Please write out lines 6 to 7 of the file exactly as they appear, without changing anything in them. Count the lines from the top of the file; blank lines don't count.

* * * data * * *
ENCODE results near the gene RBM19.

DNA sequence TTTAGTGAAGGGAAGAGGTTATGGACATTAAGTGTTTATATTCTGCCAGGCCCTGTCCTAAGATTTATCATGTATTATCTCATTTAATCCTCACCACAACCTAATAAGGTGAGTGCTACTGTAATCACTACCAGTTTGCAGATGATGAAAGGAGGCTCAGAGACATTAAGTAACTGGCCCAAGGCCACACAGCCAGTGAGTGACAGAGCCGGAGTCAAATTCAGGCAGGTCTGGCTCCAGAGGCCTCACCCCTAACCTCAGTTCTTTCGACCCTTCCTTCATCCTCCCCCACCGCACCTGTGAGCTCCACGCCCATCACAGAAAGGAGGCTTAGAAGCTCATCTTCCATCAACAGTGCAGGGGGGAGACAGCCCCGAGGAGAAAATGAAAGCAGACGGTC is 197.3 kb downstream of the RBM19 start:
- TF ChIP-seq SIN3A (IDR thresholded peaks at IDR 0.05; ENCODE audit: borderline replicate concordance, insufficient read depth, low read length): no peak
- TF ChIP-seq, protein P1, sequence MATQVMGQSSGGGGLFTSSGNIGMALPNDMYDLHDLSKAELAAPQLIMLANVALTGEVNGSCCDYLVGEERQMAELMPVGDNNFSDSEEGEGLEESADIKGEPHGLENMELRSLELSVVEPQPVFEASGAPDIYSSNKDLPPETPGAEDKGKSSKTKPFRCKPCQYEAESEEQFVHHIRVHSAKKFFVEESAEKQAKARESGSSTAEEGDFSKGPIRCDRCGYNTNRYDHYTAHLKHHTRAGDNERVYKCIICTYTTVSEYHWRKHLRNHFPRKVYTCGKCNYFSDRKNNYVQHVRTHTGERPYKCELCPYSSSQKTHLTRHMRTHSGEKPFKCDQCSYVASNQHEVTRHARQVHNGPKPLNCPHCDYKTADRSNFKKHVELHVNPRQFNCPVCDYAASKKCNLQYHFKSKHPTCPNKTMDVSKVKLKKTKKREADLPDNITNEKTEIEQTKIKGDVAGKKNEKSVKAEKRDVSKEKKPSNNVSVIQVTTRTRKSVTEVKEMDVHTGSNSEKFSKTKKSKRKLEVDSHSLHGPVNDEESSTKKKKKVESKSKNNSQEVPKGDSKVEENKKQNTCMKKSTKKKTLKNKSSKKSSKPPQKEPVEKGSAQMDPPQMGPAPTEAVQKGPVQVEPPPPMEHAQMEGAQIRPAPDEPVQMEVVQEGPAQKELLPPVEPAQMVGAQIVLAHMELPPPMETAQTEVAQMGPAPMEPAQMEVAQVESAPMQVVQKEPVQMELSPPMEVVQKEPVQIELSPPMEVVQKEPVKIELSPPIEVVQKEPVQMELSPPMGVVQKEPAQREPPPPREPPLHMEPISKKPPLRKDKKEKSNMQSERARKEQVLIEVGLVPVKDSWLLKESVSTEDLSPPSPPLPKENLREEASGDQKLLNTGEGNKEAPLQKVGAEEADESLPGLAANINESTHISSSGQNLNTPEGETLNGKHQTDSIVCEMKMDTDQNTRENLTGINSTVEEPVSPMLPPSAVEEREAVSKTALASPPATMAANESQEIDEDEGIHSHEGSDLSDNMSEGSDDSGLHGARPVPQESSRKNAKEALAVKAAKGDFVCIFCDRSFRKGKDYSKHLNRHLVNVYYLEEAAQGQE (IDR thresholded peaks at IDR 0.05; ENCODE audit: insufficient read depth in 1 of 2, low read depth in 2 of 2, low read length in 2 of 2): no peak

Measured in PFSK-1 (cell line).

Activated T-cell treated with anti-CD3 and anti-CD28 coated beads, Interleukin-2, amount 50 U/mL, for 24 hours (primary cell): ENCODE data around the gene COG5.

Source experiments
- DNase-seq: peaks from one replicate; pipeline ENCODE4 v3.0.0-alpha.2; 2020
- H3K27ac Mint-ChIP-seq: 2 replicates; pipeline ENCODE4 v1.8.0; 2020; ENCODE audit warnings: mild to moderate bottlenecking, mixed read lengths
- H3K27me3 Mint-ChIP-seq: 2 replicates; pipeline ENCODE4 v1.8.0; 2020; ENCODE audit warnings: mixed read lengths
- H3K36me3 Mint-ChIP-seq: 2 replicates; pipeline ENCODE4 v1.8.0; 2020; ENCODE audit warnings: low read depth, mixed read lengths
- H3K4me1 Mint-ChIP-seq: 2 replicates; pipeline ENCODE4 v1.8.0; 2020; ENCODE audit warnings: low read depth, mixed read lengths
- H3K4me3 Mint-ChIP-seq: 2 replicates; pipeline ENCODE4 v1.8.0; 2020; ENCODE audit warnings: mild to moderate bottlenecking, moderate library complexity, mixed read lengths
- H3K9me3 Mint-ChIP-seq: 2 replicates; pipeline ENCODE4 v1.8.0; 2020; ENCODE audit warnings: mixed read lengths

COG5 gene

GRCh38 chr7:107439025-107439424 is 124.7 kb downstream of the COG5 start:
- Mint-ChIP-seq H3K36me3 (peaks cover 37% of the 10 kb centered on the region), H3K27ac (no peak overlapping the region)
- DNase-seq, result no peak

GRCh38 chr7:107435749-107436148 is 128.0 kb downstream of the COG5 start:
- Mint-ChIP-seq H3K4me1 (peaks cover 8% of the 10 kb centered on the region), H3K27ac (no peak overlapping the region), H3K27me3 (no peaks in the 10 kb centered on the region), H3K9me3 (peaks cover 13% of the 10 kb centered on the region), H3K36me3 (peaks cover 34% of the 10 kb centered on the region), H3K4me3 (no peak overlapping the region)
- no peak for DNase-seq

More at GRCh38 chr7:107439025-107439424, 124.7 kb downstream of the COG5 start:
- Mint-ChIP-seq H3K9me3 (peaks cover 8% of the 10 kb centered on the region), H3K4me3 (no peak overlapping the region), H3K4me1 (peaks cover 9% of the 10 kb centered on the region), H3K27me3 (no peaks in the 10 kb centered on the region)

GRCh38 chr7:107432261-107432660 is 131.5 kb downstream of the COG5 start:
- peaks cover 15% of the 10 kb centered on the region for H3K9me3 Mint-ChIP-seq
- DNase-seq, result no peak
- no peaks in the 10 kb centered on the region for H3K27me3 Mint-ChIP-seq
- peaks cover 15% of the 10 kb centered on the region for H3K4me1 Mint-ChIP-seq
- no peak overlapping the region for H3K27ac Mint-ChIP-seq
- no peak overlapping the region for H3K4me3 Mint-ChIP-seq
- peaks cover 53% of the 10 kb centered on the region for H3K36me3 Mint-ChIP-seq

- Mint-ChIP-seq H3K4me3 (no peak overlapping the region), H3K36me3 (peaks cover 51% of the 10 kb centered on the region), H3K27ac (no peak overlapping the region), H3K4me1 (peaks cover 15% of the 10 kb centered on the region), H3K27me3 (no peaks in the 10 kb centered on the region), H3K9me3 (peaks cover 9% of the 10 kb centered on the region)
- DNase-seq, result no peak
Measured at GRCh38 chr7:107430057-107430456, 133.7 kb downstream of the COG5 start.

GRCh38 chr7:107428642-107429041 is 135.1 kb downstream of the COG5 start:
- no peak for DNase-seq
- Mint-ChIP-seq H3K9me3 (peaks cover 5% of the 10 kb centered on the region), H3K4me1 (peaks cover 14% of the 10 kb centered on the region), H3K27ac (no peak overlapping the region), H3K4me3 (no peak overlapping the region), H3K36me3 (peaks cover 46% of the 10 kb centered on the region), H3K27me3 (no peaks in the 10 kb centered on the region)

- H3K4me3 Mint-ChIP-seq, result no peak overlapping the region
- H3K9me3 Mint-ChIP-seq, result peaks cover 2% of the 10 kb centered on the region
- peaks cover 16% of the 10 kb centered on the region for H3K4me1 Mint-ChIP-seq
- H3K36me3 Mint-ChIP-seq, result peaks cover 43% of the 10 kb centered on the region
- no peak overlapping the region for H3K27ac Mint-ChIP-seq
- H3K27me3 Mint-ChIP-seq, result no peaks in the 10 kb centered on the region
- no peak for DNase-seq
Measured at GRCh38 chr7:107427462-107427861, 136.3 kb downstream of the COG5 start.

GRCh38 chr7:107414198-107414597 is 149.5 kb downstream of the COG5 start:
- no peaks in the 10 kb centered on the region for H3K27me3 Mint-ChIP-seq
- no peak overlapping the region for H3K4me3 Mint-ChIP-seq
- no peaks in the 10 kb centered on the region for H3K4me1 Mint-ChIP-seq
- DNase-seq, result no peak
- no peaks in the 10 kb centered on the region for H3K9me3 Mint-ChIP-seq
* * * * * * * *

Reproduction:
Activated T-cell treated with anti-CD3 and anti-CD28 coated beads, Interleukin-2, amount 50 U/mL, for 24 hours (primary cell): ENCODE data around the gene COG5.

Source experiments